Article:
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Old 01-10-2021, 04:16 PM   #101
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One of the reasons I keep a relatively low equity position is so that I worry less about the ups and downs of the markets. Yes, that has cost me growth - but it was growth I don't need to make my plan work. What I worry about is big changes as we are seeing now, what with the uncertainty caused by COVID19 - and other stuff. As always, YMMV.
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So much bullish sentiment
Old 01-10-2021, 06:03 PM   #102
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So much bullish sentiment

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Originally Posted by G8tr View Post
Indeed it has. But that's in regard to the domestic economy. What we don't know is whether the incoming administration will bleed off some of the recently created wealth based on that anticipation.


Or create more wealth. Let’s not slip in politics, please. Too toxic.
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Old 01-10-2021, 06:12 PM   #103
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As I pointed out in a couple of other threads, the price of industrial metals, i.e. copper, tin, zinc, iron ore, has been rising. Same with rock phosphate and urea for fertilizer. These are still far from their all-time high, but are higher than 1 year ago, even pre-Covid.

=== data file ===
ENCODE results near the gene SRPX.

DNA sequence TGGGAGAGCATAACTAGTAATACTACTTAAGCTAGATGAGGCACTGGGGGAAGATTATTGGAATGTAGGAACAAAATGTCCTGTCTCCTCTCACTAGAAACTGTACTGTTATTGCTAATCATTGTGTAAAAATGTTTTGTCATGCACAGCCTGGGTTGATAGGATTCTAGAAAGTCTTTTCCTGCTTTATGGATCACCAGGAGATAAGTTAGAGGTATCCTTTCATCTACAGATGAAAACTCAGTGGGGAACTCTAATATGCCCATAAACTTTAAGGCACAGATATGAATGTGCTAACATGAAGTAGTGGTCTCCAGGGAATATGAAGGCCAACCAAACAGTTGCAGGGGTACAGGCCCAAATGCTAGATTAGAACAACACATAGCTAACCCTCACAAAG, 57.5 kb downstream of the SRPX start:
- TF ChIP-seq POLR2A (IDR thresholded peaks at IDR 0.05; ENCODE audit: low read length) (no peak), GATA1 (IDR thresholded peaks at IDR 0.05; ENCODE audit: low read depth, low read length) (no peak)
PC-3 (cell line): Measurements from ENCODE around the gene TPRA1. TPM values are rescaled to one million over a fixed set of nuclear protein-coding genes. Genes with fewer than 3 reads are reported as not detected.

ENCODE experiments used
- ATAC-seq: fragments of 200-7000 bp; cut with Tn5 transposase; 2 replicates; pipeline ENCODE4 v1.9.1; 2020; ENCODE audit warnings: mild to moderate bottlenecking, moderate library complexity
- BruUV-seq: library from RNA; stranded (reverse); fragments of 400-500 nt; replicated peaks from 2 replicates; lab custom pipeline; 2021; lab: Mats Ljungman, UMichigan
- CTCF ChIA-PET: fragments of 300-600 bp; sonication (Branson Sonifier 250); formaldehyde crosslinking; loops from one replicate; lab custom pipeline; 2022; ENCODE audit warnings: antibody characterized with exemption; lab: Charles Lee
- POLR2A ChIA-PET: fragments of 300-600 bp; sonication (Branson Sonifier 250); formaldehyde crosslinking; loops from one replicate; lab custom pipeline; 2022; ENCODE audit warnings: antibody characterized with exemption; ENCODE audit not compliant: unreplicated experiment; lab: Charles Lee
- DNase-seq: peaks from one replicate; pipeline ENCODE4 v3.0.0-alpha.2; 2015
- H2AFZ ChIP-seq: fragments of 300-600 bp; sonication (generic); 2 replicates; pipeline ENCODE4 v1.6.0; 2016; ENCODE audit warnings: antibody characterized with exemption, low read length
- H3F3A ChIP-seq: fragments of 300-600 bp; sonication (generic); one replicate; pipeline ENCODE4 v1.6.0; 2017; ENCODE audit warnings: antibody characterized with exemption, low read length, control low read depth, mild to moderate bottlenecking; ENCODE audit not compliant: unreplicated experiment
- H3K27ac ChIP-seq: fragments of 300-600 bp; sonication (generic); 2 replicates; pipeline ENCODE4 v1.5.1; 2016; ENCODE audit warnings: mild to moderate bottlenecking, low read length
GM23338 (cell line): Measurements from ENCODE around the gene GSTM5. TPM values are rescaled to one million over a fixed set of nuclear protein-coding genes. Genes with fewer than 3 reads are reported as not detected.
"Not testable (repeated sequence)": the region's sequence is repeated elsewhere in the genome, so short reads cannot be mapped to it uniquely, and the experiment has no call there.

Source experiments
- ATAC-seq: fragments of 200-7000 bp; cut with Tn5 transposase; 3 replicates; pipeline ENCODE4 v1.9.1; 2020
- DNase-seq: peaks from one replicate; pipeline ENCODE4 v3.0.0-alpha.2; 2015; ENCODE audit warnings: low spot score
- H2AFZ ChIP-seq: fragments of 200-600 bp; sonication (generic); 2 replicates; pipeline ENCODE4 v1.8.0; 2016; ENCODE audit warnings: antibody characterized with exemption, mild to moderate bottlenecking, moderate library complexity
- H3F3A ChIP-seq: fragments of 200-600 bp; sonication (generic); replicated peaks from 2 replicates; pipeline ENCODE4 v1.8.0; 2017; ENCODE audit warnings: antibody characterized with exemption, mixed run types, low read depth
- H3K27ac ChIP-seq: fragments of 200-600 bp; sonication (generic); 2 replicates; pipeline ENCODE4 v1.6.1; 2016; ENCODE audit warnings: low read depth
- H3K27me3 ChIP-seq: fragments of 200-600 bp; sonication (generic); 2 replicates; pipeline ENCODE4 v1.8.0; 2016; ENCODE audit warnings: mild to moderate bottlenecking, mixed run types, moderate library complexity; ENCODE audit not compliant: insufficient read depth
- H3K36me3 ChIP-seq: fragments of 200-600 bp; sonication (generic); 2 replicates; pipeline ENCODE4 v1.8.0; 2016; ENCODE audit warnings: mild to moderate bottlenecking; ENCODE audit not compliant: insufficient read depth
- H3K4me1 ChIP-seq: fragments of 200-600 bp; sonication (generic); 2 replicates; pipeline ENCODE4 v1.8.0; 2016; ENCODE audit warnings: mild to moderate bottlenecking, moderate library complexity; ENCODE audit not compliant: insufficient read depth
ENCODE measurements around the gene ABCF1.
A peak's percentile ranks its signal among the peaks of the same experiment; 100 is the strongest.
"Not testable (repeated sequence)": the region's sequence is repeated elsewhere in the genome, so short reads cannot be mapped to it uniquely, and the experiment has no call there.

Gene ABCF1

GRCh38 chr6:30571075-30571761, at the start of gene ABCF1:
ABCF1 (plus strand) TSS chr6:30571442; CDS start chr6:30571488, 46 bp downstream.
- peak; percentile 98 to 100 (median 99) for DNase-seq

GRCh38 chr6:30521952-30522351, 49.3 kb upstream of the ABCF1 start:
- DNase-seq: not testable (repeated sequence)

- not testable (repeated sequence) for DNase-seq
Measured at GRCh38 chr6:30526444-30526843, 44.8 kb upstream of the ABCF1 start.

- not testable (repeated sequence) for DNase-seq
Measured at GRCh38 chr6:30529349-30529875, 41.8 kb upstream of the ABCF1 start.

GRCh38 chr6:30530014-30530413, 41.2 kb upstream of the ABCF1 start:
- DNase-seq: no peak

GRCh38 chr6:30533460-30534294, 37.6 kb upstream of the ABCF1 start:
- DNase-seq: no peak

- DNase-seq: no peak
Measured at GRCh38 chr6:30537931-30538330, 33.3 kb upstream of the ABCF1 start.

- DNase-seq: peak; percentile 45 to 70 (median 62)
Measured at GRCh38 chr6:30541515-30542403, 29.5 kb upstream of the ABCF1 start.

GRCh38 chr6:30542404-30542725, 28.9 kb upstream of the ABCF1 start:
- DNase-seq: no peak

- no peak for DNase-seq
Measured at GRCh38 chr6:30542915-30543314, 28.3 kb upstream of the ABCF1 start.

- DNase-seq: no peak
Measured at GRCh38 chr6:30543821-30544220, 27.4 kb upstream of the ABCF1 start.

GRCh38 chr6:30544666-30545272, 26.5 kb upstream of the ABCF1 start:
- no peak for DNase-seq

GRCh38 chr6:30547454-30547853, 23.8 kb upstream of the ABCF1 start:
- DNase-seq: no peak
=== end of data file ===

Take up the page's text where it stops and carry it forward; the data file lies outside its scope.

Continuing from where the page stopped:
The world economy is still recovering, so I don't think the rise of commodity prices is due to higher demand, but rather due to lack of supply. Will supply improve soon?

Just yesterday, I read of Toyota not being able to produce pickup trucks due to lack of some semiconductor chips.

When will higher commodity prices get reflected in the PPI? How high will the Fed let it go until it raises interest rates?

I don't know the answer to any of that, so can only keep an eye on new developments. No need to sell anything at this point.
Higher commodity prices are a good sign for stocks. "Inflation" does not denote higher prices here and there, it denotes widespread price growth overall. In particular wages.